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Farmers are suffering from the drought. But they are going to have a lot of company soon.
Magnolia Bakery, a posh New York City-based cupcake chain, is in many ways insulated from America's heartland -- its tumultuous politics, its strip malls, and, most recently, its parched farmland that now blankets thousands of miles of the center of the United States.
But as the Midwest is in the throes of the worst drought to hit the United States since the 1950s, the CEO of Magnolia is bracing for the dry weather's ramifications from the company's headquarters in Manhattan.
"This drought is going to affect us in many ways," Magnolia CEO Steve Abrams says. "We just don't know how badly yet."
Aside from the price of wheat, which has increased 55 percent in the last month according to Reuters, Abrams is most worried about the cost of fuel. The damage the drought has done to the U.S. Corn Belt has sent ethanol prices soaring -- and has caused some ethanol plants to halt production. That means Magnolia is likely to face fuel surcharges as it trucks its already pricey wheat across the country.
Abrams says he even expects the dairy farms he sources from in upstate New York to raise their prices, because of the increasing cost of running tractors and transporting ingredients to New York City.
"These are costs I have to absorb. It's not like I can charge customers a fuel surcharge with their cupcakes," Abrams says, adding that he has not yet calculated how high those charges will be. "It's amazing the cascade of issues this drought creates and the ripple effects it's causing across the economy."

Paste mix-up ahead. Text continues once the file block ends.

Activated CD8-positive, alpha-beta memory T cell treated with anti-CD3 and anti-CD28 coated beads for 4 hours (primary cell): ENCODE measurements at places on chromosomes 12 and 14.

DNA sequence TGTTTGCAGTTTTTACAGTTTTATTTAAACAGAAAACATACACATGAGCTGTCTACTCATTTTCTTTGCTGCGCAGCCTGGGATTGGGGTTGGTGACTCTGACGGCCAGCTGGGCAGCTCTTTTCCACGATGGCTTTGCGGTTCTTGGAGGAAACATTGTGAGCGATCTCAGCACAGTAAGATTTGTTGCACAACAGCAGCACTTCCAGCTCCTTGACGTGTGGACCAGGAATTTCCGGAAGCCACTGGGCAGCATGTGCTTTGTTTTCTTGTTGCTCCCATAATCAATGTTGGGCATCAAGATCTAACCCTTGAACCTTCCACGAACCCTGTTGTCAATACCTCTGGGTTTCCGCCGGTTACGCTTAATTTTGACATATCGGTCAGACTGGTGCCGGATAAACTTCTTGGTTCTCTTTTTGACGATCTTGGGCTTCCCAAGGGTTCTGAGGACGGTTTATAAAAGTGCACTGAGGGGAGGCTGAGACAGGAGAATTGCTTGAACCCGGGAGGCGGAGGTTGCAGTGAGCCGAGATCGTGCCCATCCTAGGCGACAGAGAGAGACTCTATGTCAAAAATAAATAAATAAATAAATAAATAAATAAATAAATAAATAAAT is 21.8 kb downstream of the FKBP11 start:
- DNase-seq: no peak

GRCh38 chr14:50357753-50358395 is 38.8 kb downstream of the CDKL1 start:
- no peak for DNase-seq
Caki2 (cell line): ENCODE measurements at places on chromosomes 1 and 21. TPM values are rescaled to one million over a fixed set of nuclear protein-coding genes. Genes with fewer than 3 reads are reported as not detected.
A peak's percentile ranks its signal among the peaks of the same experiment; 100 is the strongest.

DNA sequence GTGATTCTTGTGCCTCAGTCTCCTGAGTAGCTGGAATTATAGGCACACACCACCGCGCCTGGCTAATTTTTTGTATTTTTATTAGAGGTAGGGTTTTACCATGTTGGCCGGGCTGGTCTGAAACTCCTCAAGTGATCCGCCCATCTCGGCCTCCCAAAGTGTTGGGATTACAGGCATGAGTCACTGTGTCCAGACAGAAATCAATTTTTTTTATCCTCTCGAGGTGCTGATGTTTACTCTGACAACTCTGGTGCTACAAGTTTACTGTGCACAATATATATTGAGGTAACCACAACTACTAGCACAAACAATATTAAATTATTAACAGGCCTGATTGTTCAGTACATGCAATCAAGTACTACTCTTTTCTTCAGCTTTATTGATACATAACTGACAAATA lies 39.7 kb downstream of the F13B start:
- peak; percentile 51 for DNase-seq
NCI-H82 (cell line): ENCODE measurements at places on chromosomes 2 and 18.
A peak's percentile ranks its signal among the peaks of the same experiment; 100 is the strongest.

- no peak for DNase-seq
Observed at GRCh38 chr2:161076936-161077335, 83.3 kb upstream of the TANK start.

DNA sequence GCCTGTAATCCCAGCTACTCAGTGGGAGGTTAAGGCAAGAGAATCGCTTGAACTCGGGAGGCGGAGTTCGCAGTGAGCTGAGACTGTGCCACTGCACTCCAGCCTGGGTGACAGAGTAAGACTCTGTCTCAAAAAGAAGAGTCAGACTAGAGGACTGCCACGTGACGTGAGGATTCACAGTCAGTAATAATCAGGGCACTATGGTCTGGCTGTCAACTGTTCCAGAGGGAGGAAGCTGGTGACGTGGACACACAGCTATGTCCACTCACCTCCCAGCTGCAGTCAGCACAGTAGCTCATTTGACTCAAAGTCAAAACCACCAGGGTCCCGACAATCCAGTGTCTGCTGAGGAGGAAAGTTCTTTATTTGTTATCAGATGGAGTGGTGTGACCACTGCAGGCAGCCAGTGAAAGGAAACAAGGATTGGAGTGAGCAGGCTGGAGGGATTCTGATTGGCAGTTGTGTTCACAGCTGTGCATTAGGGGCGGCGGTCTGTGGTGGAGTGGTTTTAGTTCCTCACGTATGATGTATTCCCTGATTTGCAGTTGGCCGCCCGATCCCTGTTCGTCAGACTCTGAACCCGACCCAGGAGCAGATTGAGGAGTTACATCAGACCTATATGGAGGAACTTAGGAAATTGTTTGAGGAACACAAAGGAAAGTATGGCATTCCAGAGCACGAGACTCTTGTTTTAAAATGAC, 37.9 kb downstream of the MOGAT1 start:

The scariest part is, Abrams knows, in comparison to other sectors of the small-business community, the problems his business will face are slight.
About one-third of the United States has now been declared a disaster area by the U.S. government. While all eyes are on farmers, who feel the most direct effect of a dry growing season, the actual scope of the drought's effect on other small businesses could also be enormous. So huge, in fact, that the Small Business Administration is now offering disaster-assistance loans of up to $2 million for nonfarm businesses and nonprofits in more than 1,400 drought-afflicted counties.
One major source of the problem, of course, is corn, a fuel source, a food source, and a key ingredient in feed for animals. On Sunday, the National Agricultural Statistics Service released a report declaring that nearly half the country's corn is in "poor" or "very poor" condition. Although rain on Tuesday gave Midwestern farmers some hope and caused corn prices to fall slightly, to $7.90 per bushel, experts say much of the damage has already been done.
"Corn matures by about Labor Day, but what happens in dry conditions is it shuts down early if it doesn't get any moisture," says Kevin Kimle, an agricultural economist at Iowa State University. "When the cost of a base ingredient like corn goes up, it fundamentally affects everything."
According to Brian Fuchs, a climatologist at the National Drought Mitigation Center at the University of Nebraska, this means the meat industry is expected to take an especially severe beating. The higher corn prices get, the harder it is for farmers to feed their livestock, meaning animals are being sent to slaughterhouses in droves.
"This creates a glut of meat and forces prices to go down in the short term," Fuchs says. "Once that glut is gone, prices spike from lack of supply, and it will take several calving seasons to build that supply up again."